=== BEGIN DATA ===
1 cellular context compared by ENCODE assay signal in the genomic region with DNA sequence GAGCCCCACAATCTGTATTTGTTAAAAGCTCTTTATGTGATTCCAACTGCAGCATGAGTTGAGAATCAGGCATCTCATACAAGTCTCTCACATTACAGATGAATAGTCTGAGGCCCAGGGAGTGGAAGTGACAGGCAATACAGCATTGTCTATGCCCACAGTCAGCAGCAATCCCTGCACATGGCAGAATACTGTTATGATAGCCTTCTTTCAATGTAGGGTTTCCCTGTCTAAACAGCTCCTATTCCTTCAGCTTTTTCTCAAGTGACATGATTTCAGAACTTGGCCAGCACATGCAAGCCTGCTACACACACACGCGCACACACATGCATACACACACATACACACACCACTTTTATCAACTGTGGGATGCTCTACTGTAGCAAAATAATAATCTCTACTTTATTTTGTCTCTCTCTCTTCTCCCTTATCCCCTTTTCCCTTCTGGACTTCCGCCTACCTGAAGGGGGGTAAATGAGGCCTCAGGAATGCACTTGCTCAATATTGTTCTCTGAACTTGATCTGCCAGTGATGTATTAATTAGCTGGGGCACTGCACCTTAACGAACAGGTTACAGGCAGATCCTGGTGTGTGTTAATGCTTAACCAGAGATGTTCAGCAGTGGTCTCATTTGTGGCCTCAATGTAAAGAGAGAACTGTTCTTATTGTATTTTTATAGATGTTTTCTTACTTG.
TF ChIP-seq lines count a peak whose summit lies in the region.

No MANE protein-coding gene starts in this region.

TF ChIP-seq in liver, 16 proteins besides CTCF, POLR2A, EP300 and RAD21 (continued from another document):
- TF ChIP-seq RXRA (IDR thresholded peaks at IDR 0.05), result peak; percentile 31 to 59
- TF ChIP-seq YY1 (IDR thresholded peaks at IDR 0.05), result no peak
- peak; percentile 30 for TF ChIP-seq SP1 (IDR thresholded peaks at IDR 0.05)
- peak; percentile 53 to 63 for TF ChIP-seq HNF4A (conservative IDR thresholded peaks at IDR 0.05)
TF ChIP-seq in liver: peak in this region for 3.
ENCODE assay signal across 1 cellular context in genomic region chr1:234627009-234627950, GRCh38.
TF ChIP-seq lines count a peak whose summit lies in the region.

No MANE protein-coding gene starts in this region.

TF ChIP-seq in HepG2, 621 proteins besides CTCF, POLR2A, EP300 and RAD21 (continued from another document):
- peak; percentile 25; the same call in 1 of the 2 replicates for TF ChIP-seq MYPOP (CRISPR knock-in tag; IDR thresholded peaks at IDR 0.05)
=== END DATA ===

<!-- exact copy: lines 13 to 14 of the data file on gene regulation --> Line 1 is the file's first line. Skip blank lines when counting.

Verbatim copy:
TF ChIP-seq in HepG2, 621 proteins besides CTCF, POLR2A, EP300 and RAD21 (continued from another document):
- peak; percentile 25; the same call in 1 of the 2 replicates for TF ChIP-seq MYPOP (CRISPR knock-in tag; IDR thresholded peaks at IDR 0.05)